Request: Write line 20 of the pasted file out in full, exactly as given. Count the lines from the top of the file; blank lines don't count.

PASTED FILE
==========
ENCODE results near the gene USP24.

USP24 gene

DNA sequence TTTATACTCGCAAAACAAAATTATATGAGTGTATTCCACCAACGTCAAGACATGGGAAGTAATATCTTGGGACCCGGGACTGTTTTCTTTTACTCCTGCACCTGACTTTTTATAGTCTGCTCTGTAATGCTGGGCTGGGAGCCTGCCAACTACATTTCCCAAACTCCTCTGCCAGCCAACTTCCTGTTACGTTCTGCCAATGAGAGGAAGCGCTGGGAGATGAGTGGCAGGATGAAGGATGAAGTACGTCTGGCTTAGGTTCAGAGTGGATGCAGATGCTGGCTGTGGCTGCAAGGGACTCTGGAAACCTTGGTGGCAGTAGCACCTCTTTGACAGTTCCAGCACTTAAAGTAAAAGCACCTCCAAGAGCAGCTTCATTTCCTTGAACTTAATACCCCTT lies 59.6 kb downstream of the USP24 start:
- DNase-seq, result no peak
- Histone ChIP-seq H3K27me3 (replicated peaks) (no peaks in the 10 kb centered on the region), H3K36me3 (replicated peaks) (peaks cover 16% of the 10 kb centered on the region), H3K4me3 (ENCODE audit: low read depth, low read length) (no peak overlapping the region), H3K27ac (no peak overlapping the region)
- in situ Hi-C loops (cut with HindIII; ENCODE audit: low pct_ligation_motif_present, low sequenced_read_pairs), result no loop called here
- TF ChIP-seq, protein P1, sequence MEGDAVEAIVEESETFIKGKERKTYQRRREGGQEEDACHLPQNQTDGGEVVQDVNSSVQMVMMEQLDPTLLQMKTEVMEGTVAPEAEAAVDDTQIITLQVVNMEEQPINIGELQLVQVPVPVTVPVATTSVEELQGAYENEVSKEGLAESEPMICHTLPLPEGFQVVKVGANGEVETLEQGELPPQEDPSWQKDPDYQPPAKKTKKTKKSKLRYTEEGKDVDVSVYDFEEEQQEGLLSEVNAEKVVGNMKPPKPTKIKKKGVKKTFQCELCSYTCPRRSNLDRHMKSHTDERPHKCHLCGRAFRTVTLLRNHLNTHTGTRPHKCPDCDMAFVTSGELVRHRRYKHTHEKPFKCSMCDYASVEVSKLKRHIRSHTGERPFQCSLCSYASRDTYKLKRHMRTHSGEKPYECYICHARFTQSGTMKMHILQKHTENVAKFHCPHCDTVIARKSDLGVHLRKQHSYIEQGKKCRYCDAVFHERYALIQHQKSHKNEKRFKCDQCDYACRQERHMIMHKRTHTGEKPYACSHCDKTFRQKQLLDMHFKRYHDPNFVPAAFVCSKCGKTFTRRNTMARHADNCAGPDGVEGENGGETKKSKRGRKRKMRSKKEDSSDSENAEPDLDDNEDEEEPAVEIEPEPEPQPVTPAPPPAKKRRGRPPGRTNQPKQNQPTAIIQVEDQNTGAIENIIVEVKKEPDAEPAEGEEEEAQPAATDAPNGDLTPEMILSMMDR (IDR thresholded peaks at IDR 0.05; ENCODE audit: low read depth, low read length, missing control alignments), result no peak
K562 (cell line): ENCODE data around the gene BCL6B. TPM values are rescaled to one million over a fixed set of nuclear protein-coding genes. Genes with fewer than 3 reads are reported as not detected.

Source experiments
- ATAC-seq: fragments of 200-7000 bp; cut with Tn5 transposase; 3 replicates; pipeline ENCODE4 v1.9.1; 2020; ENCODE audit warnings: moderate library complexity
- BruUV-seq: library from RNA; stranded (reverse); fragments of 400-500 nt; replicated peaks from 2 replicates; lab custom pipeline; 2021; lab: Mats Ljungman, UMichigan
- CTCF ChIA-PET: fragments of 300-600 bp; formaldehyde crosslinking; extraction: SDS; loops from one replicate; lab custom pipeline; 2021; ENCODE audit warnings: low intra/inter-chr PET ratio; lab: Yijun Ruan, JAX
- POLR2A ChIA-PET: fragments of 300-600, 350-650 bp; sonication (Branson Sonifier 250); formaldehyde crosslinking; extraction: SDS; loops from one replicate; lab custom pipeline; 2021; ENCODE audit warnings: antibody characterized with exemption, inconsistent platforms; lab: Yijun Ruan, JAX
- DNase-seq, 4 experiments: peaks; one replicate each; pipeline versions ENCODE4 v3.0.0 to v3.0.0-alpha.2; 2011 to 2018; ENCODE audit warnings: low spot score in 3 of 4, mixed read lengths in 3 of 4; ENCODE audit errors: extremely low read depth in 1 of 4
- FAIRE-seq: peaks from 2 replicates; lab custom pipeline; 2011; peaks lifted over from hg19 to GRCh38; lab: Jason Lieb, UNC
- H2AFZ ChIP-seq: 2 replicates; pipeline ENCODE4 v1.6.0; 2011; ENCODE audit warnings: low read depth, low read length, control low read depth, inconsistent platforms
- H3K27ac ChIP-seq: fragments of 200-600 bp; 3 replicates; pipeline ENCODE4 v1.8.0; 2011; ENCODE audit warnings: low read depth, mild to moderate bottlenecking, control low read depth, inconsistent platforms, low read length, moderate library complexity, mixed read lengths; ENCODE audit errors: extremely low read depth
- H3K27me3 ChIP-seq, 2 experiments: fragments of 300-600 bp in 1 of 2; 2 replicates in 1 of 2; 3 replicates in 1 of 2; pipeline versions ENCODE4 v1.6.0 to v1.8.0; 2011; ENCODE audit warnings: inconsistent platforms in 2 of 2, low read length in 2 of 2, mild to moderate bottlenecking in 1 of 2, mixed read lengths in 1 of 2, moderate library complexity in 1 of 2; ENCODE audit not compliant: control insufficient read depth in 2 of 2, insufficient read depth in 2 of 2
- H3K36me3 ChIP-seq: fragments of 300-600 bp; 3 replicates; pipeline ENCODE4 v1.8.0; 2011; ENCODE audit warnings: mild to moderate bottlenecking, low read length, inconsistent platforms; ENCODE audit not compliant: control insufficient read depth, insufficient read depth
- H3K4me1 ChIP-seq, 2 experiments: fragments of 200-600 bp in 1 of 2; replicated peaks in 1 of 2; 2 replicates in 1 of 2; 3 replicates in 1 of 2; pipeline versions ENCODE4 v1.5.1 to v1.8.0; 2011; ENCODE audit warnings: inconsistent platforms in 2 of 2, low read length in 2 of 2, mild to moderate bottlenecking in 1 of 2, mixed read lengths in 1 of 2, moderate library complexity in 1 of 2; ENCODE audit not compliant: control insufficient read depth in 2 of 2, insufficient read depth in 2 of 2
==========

- H3K4me1 ChIP-seq, 2 experiments: fragments of 200-600 bp in 1 of 2; replicated peaks in 1 of 2; 2 replicates in 1 of 2; 3 replicates in 1 of 2; pipeline versions ENCODE4 v1.5.1 to v1.8.0; 2011; ENCODE audit warnings: inconsistent platforms in 2 of 2, low read length in 2 of 2, mild to moderate bottlenecking in 1 of 2, mixed read lengths in 1 of 2, moderate library complexity in 1 of 2; ENCODE audit not compliant: control insufficient read depth in 2 of 2, insufficient read depth in 2 of 2